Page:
Does the Fetus's Position Indicate What Delivery Will Be Like?
The position your baby is in during the last weeks of pregnancy will give you a lot of information about the delivery. Therefore, it’s possible to know how best to manage discomfort and pain. You’ll also know how to speed up labor once the time of birth arrives. Certainly, the fetus’s position can vary quite a bit; the position can also determine the birth of your little one–whether it’s delivered naturally (vaginally) or by cesarean section.
Does the fetus’s position indicate what delivery will be like?
The answer to this question, which is so common among expectant mothers, is yes. Here are the main fetal positions that indicate how delivery may occur:
1. Anterior cephalic position
This is the most common and best position for delivery; 95% of babies adopt it spontaneously. In this case, the head is low and the baby is facing the mother’s back, with its spine facing the abdomen.
Delivery can be done perfectly well vaginally, except when the baby is very large in proportion to the mother’s pelvis or if there’s a medical reason that prevents it, such as heart disease.
2. Posteriorocciput position
This position is similar to the cephalic position; the baby is with its head facing downwards. The difference is that it faces the mother’s front instead of her back.
In this case, most babies are delivered vaginally, but this can make labor difficult, especially if the baby’s chin is up. Therefore, forceps or a suction cup can be used to help remove the baby.
“The moment the child is born, the mother is also born. The woman already existed, but the mother, never. A mother is something absolutely new.”
-Bhagwan Shree Rajneesh-
3. Transverse position
This rare position is related to an overly relaxed and large uterus, which allows the fetus to tilt too easily. In this case, the fetus is lying flat or crossways instead of upright.
The baby usually has its head on the left or right side of the mother’s abdomen and is lying on its back or belly with its shoulder over the birth canal. Because of the risks associated with vaginal delivery, the only option is a cesarean section.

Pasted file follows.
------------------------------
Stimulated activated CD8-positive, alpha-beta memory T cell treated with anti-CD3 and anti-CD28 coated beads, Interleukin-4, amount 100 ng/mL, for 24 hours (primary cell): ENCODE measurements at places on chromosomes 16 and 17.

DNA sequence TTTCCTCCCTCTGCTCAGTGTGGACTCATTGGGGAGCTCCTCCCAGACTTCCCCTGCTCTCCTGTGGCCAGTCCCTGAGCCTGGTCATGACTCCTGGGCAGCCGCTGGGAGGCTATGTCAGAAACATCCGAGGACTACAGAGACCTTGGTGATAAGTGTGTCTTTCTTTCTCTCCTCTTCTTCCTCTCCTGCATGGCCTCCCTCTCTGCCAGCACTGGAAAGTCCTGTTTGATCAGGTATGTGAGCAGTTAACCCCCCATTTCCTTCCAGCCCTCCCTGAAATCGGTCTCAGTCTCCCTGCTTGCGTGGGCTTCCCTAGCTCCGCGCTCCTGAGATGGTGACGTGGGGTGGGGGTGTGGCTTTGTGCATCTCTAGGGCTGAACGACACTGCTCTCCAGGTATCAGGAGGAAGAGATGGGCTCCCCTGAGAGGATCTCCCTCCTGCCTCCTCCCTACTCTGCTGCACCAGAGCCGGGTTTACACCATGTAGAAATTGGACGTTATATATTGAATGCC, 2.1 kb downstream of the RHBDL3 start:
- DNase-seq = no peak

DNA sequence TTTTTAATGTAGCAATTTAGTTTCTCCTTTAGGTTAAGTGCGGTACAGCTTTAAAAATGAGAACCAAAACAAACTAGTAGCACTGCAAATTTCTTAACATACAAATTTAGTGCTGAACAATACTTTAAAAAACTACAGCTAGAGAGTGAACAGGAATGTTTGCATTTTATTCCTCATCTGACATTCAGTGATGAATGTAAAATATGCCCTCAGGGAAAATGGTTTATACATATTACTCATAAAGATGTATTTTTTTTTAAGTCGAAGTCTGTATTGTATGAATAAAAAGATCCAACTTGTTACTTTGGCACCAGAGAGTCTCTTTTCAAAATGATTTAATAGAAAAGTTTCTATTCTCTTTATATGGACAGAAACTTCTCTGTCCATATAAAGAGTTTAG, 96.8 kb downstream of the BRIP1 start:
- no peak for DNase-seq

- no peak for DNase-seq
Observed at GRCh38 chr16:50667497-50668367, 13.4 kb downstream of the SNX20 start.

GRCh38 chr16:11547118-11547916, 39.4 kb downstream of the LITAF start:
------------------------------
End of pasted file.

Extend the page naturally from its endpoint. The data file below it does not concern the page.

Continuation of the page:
4. Breech position
Among the abnormal positions, breech is the most common. In this case, the fetus is positioned with its head raised with the buttocks or legs toward the birth canal. There are three different types of breech positions:
- Complete: The baby comes buttocks first and knees bent.
- Incomplete or breech: One of the baby’s feet points downward.
- Frank breech: In this case, the baby’s buttocks are facing the birth canal and its legs are extended upward, with the feet close to the head.
What is done in these cases?
In most of these instances where the fetus’s position is abnormal, a cesarean section is performed. However, even if the fetus’s position is head-down, it’s possible to have a vaginal delivery that meets certain conditions: The mother must have a wide enough pelvis, the baby must not be too large, and the mother must arm herself with a lot of patience and courage.
In addition, there are ways to turn a breech baby to a head-down position. One of them is through a procedure called “external cephalic version.” This maneuver is used to try to turn the baby and provide the opportunity for a natural delivery.
Ultimately, as you’ve seen, the position of the fetus indicates what the delivery will be like. We recommend that, as the time to give birth approaches, you’re safe and calm so that everything flows normally. It’s best to rest and take good care of yourself.
Also, don’t forget that even if you can work to achieve a normal position, how you deliver your baby won’t be entirely up to you. In most cases, the specialist doctor can help you find the correct posture and, if this isn’t possible, the option of a cesarean section should be imprescriptible.It might interest you...
All cited sources were thoroughly reviewed by our team to ensure their quality, reliability, currency, and validity. The bibliography of this article was considered reliable and of academic or scientific accuracy.
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